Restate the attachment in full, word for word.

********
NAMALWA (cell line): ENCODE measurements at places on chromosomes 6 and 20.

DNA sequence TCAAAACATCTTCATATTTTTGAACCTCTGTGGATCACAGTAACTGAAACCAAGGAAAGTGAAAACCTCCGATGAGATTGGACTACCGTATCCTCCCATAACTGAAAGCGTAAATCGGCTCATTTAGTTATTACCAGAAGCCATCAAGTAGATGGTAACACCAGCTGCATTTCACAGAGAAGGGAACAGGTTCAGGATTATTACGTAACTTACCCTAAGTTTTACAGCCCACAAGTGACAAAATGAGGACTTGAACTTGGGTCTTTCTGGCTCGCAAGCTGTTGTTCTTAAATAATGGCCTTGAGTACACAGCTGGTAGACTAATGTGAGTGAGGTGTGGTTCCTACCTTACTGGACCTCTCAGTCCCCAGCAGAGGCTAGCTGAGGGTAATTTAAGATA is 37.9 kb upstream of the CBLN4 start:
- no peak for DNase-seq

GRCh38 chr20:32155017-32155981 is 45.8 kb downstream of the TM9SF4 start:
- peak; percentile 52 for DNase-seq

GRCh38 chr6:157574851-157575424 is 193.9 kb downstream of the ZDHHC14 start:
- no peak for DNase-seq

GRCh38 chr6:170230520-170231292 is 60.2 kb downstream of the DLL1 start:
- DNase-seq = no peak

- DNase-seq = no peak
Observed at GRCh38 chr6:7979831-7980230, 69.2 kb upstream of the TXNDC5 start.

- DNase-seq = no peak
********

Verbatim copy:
NAMALWA (cell line): ENCODE measurements at places on chromosomes 6 and 20.

DNA sequence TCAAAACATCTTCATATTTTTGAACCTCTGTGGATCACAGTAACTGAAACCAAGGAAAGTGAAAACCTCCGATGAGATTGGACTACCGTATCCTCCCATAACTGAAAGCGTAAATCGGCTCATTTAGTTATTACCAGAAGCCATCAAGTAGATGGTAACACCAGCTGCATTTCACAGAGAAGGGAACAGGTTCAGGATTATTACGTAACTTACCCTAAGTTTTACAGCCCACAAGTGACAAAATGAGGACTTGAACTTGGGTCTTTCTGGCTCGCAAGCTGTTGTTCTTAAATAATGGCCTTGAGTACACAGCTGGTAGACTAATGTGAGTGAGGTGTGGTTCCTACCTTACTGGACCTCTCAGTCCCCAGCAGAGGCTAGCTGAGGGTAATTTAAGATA is 37.9 kb upstream of the CBLN4 start:
- no peak for DNase-seq

GRCh38 chr20:32155017-32155981 is 45.8 kb downstream of the TM9SF4 start:
- peak; percentile 52 for DNase-seq

GRCh38 chr6:157574851-157575424 is 193.9 kb downstream of the ZDHHC14 start:
- no peak for DNase-seq

GRCh38 chr6:170230520-170231292 is 60.2 kb downstream of the DLL1 start:
- DNase-seq = no peak

- DNase-seq = no peak
Observed at GRCh38 chr6:7979831-7980230, 69.2 kb upstream of the TXNDC5 start.

- DNase-seq = no peak